Dementia is an umbrella term for a variety of brain disorders. Symptoms include loss of memory, judgment and reasoning, and changes in mood and behaviour. Brain function is affected enough to interfere with a person's ability to function at work, in relationships and in everyday activities.
Several conditions produce symptoms similar to dementia. These can include depression, thyroid disease, infections or drug interactions. Early diagnosis is essential to make sure that people with these conditions get the right treatment.
If the symptoms are caused by dementia, an early diagnosis will mean early access to support, information, and available treatment options.
Regardless of the type of dementia, people who have dementia and those who care for them can get information and support from the Alzheimer Society.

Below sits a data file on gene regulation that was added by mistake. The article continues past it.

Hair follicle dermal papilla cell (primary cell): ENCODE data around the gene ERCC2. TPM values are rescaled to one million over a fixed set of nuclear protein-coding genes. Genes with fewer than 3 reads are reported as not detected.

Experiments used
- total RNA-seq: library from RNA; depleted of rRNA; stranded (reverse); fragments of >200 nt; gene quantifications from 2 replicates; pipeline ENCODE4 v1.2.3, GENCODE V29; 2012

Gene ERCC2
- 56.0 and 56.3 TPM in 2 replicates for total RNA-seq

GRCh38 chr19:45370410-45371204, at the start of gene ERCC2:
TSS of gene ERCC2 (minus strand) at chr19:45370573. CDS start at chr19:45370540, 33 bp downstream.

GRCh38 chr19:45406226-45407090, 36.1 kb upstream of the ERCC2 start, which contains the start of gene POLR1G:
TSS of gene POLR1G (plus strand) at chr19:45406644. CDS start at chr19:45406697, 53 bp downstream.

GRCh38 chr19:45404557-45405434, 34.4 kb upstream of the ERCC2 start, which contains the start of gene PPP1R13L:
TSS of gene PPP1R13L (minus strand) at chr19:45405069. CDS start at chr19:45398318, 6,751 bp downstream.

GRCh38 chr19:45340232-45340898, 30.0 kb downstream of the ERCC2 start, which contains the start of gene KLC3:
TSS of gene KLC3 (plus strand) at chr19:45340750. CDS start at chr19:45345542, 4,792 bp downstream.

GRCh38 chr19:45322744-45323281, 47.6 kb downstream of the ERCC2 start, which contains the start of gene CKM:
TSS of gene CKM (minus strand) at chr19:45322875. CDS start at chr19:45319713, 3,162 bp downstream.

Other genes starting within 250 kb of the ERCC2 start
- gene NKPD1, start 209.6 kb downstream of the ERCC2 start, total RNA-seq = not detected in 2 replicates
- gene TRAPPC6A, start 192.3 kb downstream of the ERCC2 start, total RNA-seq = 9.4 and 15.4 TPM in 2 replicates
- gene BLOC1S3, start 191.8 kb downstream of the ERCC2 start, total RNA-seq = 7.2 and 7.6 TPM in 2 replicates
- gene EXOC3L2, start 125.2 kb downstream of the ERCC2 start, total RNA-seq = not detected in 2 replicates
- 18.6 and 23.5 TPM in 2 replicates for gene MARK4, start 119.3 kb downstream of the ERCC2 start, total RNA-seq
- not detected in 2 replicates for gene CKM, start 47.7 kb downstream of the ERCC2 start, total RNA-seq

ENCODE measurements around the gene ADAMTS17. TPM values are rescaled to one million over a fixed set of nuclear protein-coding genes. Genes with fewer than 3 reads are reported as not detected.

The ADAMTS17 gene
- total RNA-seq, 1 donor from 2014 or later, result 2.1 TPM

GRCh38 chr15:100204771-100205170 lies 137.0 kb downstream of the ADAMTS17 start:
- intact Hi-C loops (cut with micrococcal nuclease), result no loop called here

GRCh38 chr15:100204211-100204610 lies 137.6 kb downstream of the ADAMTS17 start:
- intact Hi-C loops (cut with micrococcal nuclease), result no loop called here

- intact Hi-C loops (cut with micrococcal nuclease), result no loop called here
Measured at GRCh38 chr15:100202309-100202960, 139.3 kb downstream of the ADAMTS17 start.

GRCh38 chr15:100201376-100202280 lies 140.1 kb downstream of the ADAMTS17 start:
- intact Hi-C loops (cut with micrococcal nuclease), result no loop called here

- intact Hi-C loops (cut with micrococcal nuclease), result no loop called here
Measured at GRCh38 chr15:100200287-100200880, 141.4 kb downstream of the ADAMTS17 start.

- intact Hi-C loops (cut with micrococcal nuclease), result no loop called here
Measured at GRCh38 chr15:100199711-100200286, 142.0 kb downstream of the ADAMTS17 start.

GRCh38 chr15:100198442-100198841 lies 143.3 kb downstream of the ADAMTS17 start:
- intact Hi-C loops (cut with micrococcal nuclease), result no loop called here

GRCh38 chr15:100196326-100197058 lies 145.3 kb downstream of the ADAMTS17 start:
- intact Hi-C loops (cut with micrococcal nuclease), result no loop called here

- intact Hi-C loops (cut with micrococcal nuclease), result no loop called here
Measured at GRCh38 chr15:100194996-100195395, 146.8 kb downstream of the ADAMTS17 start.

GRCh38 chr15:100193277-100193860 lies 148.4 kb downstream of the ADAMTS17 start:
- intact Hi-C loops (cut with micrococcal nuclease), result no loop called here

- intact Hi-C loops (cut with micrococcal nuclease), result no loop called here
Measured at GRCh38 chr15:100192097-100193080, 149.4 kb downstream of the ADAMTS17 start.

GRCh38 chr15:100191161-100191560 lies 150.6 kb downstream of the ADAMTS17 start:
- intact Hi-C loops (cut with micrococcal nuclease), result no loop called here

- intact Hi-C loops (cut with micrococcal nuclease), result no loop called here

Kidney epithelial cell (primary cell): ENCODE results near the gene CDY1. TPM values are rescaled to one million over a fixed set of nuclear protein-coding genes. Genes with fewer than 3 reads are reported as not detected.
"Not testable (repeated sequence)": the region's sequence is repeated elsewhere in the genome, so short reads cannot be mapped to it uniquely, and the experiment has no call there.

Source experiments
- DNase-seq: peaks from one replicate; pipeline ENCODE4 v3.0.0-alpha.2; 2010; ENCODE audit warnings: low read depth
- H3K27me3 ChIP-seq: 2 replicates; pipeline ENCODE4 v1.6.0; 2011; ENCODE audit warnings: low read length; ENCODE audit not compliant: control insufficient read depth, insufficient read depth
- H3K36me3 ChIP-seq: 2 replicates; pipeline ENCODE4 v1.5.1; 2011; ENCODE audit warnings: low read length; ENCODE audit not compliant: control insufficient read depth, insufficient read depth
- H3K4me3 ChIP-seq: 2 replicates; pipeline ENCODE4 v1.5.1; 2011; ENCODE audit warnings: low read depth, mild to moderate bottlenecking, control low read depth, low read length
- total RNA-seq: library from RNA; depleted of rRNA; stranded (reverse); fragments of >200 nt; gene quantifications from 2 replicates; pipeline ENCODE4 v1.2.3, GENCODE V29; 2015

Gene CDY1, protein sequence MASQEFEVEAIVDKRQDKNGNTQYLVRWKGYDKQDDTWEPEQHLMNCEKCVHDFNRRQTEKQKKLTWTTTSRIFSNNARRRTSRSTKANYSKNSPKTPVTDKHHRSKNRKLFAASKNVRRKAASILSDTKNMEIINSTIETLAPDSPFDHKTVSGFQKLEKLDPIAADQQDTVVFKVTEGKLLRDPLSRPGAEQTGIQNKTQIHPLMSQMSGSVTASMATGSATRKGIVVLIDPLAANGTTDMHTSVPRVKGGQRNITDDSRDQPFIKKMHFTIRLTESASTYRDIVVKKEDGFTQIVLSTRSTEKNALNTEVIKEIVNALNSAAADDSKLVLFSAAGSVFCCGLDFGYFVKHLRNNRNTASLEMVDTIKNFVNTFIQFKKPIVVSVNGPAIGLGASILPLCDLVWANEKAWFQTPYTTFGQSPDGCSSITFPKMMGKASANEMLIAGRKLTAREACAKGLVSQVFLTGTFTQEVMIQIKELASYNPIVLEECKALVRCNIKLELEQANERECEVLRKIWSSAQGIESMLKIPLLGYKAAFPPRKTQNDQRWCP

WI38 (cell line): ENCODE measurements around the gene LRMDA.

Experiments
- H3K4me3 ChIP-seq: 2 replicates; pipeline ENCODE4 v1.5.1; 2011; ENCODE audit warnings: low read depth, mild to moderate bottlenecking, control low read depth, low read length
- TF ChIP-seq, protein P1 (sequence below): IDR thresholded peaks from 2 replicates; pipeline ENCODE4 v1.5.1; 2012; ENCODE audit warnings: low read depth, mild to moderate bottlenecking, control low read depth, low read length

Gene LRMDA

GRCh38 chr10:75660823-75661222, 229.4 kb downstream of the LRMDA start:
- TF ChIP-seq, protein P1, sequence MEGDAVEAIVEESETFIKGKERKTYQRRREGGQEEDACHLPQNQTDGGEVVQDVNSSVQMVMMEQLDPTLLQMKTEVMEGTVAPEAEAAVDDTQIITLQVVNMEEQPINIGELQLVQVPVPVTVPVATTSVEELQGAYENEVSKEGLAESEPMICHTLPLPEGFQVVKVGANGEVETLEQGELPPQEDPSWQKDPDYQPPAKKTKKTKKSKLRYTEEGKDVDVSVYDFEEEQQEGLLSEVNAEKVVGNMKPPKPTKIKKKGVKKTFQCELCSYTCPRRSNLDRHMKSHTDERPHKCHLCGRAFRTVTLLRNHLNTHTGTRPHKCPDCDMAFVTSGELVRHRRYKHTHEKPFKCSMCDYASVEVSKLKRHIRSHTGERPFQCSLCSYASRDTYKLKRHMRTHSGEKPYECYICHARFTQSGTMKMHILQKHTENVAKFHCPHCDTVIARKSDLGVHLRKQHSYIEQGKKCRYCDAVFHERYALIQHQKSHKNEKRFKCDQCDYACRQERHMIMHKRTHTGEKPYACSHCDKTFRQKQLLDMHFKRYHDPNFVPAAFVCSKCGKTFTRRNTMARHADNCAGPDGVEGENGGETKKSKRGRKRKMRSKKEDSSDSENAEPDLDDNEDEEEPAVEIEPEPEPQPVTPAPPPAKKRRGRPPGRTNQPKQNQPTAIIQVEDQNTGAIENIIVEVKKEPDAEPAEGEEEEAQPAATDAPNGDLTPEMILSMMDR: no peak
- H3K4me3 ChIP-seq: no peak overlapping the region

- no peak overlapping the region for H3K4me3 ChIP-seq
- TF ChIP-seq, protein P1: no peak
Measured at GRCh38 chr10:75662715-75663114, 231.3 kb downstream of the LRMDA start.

Dementia in Canada
- 564,000 Canadians are currently living with dementia.
- In 15 years, 937,000 Canadians will be living with dementia.
1.1 million Canadians are affected directly or indirectly by dementia.
25,000 new cases of dementia are diagnosed every year.
16,000 Canadians under the age of 65 are living with dementia.
65% of those diagnosed with dementia over the age of 65 are women.
There is a 45% greater risk of developing dementia if you smoke.
$10.4 billion is the annual cost to Canadians to care for those living with dementia.
Source: Alzheimer Society Canada - Last Updated 01/18/17